From the dour Seeking Alpha.
... Dreamworks is attempting to diversify its way into becoming a conglomerate, with a wide variety of ways to leverage its content, including several deals with China.
The problem it faces, at very least in the short term, is it has dropped the ball on its film business, whose performance is the key to it being in a strong position to take advantage of various future initiatives. ...
Dragon 2 has vastly underperformed expectations, and it will have an impact on the share price of the company. ... [T]he benchmark for sequels was no lower than $600 million in the past. Dragon 2 will come nowhere near that low side of past performance. Not only will that eventually weigh on the immediate performance of the company, but it will result in a much lower number for all of 2014, which is now likely to come in at about $750 million in revenue. ...
Starting an entertainment company from scratch is always a dicey thing. It's not 1922 anymore, and there a lot of gib, well-established competitors. A dozen years ago, there was not a lot of heavy competition in the animated feature sector of the economy. Now there is. In this high risk environment, smaller companies have to move forward constantly or perish.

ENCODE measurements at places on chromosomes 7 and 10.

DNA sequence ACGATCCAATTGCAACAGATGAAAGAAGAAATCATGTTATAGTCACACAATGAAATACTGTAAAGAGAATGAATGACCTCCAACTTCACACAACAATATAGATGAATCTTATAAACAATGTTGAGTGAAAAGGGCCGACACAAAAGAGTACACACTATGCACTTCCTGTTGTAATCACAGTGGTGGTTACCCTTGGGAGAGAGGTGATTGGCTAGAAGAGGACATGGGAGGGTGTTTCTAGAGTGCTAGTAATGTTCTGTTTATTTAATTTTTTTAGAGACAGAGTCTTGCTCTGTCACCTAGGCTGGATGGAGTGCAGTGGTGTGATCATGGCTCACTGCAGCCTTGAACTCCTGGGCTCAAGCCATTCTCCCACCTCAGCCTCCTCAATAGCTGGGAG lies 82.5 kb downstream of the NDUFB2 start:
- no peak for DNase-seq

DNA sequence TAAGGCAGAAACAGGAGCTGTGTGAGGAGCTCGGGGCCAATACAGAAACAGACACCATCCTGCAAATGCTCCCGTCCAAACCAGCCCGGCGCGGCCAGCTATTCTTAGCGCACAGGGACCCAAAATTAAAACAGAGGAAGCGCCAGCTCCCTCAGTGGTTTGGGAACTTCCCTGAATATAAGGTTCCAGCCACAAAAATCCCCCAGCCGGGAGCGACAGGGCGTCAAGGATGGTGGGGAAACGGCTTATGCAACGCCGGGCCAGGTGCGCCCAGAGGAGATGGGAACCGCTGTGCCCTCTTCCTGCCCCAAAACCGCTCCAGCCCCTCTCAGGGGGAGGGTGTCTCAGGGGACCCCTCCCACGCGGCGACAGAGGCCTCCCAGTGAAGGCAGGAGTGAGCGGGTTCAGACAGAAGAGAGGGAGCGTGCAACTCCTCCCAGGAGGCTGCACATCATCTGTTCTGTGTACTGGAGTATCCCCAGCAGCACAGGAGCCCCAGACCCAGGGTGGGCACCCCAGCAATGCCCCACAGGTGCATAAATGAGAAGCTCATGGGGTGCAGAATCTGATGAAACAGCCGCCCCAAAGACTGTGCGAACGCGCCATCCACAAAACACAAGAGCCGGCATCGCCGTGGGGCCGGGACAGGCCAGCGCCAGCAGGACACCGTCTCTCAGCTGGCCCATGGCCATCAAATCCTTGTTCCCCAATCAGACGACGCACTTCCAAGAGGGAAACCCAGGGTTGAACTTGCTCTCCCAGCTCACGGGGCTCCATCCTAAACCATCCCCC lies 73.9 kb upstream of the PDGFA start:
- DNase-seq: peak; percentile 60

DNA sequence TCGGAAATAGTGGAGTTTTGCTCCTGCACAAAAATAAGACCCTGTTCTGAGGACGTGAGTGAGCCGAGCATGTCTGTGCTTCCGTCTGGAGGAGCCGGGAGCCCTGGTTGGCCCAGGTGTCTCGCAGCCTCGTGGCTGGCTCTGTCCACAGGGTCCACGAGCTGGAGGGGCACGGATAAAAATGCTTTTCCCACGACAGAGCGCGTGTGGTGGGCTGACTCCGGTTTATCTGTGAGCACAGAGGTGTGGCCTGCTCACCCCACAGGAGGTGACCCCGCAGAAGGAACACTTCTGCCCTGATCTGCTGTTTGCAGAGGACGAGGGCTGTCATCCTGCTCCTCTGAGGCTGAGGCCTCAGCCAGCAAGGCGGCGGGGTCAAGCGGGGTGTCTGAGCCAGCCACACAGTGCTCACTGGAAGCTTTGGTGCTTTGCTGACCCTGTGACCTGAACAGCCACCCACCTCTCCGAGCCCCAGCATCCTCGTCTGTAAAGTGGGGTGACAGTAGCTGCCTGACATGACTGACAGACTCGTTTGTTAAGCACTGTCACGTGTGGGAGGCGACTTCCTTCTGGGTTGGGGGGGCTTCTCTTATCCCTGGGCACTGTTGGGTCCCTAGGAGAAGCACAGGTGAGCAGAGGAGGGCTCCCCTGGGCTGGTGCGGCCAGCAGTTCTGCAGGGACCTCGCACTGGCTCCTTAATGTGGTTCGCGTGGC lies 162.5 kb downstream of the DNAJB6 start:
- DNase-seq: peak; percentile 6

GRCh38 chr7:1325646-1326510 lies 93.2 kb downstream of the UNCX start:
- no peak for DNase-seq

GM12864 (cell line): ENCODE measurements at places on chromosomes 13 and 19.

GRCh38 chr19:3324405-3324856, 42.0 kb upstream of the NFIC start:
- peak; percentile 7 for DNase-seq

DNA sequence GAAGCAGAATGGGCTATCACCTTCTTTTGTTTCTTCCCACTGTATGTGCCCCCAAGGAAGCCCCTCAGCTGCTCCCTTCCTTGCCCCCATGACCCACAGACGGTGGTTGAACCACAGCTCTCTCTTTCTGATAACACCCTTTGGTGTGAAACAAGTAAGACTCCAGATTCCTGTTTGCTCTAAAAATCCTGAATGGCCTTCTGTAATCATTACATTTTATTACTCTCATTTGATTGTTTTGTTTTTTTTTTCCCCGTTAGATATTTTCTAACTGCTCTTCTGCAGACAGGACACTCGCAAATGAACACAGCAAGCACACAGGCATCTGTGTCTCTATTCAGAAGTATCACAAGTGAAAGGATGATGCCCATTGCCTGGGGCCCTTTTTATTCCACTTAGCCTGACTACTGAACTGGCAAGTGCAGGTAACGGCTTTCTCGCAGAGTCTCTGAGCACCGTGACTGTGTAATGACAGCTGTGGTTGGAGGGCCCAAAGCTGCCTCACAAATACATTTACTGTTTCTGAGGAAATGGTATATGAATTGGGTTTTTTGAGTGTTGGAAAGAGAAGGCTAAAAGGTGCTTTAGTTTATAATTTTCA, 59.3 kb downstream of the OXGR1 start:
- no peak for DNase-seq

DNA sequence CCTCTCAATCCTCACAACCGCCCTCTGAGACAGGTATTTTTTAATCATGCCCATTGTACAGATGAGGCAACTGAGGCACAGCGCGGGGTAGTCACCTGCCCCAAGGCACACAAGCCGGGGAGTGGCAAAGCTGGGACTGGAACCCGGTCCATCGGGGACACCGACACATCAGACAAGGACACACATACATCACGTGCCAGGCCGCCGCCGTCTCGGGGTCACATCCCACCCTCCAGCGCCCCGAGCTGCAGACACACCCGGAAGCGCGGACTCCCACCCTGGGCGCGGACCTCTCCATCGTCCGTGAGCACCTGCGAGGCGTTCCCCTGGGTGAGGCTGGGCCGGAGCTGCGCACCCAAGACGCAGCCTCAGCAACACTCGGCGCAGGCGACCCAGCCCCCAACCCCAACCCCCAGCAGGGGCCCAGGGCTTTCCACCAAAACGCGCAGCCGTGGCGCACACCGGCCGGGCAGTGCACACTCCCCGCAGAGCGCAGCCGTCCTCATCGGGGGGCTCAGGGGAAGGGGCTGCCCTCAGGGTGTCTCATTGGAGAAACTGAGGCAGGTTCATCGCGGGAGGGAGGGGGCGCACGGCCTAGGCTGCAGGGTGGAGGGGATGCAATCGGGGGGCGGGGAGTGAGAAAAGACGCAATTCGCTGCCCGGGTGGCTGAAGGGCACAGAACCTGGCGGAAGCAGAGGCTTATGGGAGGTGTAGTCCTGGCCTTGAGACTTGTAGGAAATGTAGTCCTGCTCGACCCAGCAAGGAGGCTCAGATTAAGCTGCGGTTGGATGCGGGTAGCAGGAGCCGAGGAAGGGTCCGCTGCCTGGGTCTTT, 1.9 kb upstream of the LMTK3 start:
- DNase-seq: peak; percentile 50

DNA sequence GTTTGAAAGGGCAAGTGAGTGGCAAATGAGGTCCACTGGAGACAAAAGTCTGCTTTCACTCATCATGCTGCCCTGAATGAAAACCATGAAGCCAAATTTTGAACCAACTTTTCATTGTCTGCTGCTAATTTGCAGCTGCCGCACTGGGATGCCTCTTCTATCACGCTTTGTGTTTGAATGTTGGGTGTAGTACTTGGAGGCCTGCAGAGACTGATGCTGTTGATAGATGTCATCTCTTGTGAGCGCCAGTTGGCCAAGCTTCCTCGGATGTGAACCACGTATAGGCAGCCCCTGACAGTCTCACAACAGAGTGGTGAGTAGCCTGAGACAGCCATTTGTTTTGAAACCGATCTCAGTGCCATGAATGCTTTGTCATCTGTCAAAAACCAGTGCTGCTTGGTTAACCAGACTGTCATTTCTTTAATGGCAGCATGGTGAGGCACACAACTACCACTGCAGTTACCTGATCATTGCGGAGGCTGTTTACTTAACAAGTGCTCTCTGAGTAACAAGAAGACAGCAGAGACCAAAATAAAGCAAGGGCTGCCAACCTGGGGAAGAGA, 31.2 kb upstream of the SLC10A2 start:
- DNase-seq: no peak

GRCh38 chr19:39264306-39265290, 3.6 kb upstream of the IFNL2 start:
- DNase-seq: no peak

From scuttlebutt around the campfire, Jeffrey K.'s original strategy was to build an animation company that rivalled Pixar's success, and sell the joint lock, stock and work station for a Pixar-sized number. But then the 2008-2009 economic meltdown, and that settled that.
Now the plan appears to be to diversify and build an entertainment conglomerate that lasts. I hope fervently the boys and girls at DreamWorks Animation can do it. Box office for features now in the pipeline will probably aid in discovering if that happens.